It’s a yes or no question that should be asked of every politician.  Do you believe an 11 year old pregnant rape victim should be forced to give birth if she doesn’t want to?  Because this is what no exceptions would really look like

Ugh…I thought about posting that link on the Banjoville Topix form, just to see what kind of reaction it gets, but I am afraid to read the comments. I mean, I am already depressed about things as it is. But hey, at least there is some “good” news out of Idaho: Idaho Abortion Ruling States Pregnant Women Can’t Be Prosecuted For Having Abortions

An Idaho law that bans the use of medication to induce abortion cannot be used to prosecute a woman who took the pills to abort her pregnancy, a U.S. appeals court decided on Tuesday.

Bannock County prosecutors brought a case against Jennie Linn McCormack in 2011 after she used medication that she obtained online to induce her own abortion. McCormack, a single mother of three, claims that she could not find a licensed abortion provider in Southeastern Idaho, so she had to violate a state law that requires abortions to be performed at a hospital or medical clinic.

An Idaho federal judge dismissed the charges against McCormack in September 2011 on the grounds that the law cannot be enforced. McCormack then challenged the law itself, arguing that it imposes an undue burden on women’s access to abortion in Idaho.

I’ve got two more links for you, and I have to admit, they are a bit on the selfish side. One is about a medieval woman…The Curious Case of Mary Felton

…the interesting life of a 14th century English lady: Mary Felton was at one point or another during her complex life was married to Edmund Hemgrave, Thomas Breton, Geoffrey Worsley, and John Curson, consectively, though not always exclusively; she was also ‘sometime’ widow, mistress, divorcee, nun, apostate, and mother.

Mary (born circa 1356) was the eldest daughter of Sir Thomas Felton, who was Knight of the Garter and a high ranking officer in Edward III’s armies in France. By the time she was six years old, Mary was betrothed to Edmund Hemgrave, but he died in 1374, leaving Mary as a child widow, but also with some property.

However, Mary did not stay single for long – within a few months she had clandestinely married Thomas Breton. However, this marriage does not seem to have lasted, as in 1376 she had married Geoffrey Worsley in a parish church. Meanwhile, Thomas Breton died in 1380 while fighting on the continent.

The marriage with Geoffrey did not last either, as in 1381 the Archdeacon of Chester granted Mary a divorce, and the the 25-year-old lady entered a Franciscan nunnery at Aldgate, London where she was strictly cloistered.

Over the next few years Geoffrey Worsley remarried, and Thomas Felton died. Although Mary was Thomas’ only heir, as a strictly cloistered nun who had taken a vow of poverty, she was unable to own property. Her mother, Joan, set up several trustees to manage the properties of Mary, with Makowski adding that Joan was eager to maximize the profits from these various estates.

In 1385 the situation changed dramatically, as Mary left Aldgate and made a bold bid to reclaim her secular status. When the crown issued an arrest warrant against Mary for being a runaway religious, she responded by claiming that she was not an apostate because never freely joined. Mary Felton stated that she was forced to divorce Geoffrey and enter the nunnery. She also complained that she was not receiving any profits from the properties being run by her mother.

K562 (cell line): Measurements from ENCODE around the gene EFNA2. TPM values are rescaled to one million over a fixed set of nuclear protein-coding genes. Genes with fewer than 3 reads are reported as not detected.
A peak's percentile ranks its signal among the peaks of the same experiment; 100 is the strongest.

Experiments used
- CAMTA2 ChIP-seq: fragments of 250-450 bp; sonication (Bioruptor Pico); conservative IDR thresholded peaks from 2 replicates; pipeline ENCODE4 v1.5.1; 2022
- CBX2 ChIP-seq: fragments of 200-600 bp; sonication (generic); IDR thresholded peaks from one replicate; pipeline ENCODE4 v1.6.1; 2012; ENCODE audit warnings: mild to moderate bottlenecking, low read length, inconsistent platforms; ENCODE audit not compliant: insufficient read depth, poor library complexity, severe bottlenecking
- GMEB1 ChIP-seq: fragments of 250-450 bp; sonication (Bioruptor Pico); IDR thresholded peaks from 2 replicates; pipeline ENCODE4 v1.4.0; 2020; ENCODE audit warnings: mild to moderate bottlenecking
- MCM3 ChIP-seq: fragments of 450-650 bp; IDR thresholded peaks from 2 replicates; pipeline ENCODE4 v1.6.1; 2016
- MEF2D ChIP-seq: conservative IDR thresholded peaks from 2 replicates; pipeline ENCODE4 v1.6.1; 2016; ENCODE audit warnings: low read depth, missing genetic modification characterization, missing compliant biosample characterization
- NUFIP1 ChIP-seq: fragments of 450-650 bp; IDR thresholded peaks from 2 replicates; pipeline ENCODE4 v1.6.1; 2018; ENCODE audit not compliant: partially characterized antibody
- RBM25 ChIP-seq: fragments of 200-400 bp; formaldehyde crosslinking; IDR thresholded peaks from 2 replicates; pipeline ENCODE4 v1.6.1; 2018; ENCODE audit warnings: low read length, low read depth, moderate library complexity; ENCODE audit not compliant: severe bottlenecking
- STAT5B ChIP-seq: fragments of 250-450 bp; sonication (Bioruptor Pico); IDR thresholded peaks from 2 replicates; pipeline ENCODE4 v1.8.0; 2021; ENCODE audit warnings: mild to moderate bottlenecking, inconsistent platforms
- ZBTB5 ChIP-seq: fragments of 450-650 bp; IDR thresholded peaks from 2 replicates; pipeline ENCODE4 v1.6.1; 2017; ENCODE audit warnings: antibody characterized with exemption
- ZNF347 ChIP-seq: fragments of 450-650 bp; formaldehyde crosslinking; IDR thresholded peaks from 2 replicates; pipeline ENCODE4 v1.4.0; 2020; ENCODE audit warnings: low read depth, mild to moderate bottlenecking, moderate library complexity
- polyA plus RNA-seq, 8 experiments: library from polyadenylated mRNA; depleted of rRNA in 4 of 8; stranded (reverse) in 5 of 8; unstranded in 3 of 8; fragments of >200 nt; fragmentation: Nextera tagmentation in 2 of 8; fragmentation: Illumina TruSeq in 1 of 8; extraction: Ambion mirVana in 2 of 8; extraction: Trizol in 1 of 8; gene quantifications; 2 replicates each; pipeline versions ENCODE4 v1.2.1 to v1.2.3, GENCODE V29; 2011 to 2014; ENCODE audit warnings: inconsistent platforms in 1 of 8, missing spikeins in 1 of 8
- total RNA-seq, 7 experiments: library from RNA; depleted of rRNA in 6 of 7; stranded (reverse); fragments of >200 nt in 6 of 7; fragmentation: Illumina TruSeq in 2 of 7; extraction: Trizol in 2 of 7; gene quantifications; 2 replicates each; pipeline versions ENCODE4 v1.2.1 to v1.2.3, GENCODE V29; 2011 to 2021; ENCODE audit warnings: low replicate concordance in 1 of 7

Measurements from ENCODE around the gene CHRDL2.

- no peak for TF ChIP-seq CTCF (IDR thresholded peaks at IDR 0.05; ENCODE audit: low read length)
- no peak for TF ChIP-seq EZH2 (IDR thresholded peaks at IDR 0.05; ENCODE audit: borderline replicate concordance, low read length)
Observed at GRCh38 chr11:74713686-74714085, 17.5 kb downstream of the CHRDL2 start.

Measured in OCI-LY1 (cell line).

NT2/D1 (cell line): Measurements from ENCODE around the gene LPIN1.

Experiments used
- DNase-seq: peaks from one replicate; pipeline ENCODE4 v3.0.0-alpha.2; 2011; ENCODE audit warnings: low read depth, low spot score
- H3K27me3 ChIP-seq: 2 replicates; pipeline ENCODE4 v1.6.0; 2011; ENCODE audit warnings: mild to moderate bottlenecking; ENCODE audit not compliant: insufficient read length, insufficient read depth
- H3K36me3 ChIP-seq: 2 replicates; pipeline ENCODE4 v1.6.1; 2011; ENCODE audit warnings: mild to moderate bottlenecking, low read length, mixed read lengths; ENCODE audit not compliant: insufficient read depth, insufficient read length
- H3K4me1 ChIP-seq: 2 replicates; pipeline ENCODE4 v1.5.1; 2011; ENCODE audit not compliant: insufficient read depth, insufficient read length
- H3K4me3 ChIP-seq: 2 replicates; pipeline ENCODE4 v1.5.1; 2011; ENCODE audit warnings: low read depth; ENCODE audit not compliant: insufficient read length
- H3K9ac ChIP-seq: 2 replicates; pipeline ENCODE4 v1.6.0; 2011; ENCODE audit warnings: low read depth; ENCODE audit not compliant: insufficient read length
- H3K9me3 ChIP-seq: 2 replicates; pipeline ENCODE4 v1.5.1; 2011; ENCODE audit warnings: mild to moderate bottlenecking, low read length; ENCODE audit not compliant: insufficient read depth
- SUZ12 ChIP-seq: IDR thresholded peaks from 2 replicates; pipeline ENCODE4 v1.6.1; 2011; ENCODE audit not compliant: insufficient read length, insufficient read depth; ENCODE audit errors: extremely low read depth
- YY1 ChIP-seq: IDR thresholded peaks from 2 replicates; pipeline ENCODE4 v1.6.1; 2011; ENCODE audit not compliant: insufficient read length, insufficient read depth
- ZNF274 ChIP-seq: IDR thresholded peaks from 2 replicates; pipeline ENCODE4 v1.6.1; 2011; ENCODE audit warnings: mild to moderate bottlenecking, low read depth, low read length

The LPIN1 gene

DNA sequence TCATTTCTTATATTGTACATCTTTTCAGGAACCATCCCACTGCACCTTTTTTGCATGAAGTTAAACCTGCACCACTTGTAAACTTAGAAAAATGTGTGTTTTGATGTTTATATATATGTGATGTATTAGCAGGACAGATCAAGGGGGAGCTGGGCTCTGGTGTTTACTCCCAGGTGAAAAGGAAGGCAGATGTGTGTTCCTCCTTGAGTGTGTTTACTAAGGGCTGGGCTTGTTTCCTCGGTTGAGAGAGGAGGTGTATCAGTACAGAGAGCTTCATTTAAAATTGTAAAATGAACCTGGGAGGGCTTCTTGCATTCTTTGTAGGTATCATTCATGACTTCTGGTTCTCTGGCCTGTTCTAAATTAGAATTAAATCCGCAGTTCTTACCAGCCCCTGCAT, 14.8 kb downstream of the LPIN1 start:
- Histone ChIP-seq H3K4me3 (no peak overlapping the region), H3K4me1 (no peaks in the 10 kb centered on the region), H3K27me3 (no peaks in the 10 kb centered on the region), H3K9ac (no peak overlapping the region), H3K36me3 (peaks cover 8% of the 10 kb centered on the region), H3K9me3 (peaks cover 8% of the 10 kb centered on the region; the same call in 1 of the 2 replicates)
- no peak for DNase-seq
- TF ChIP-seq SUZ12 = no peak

This case would spend several years in the episcopal courts, and Mary received support from some relatives of Geoffrey Worsley – Geoffrey had died in 1385 but had an infant daughter who would have inherited his estate. By Mary making a claim that she had never truly divorced Geoffrey, this daughter would be declared illegitimate, which meant that Geoffrey’s other relatives would get his inheritance.

In 1392 the episcopal court decided the Mary was indeed a secular person. This allowed her to marry for a fourth time – now with John Curson, who happened to be one of the trustees appointment her mother. Mary never did get control of her properties herself – she died in 1398 and her mother outlived her. When Joan died a few years later, the property of Thomas Felton went to Mary and John’s legitimate son, also named John.

Elizabeth Makowski, a professor at Texas State University, found this to be a very interesting case of matrimonial intrigues and legal entanglements, showing how an individual used canon law to regain her secular status.

Click here to visit Professor Makowski’s webpage at Texas State University

And the other link is about this band I loved back in the day,  Pet Shop Boys: ‘We don’t think about the old stuff’

Pet Shop Boys
The band met in an electronics shop in London, 31 years ago

After 30 years in the limelight, the Pet Shop Boys are tackling an unusual subject for a pop album – ageing and death.

The Pet Shop Boys are sprawled at opposite ends of a sofa in a perfectly white room on the top floor of their record company’s London headquarters.

Neil Tennant, professor of pop and deadpan frontman is on the right, alert and well-groomed.

His partner in crime for the last 30 years, Chris Lowe, is on the left, slouched and sardonic in jeans and a sports T-shirt.

They are here, ostensibly, to discuss their 11th studio album, Elysium.

But, as is often the case with the polymath pop group, the conversation becomes a survey of the entire music scene.

Take a look at that article, you may be surprised at just how active the Pet Shop Boys are…I know I was.  There are many favorite tunes I could bring you now from these “boys” but here is one that sort of “goes” with the medieval theme of today’s post.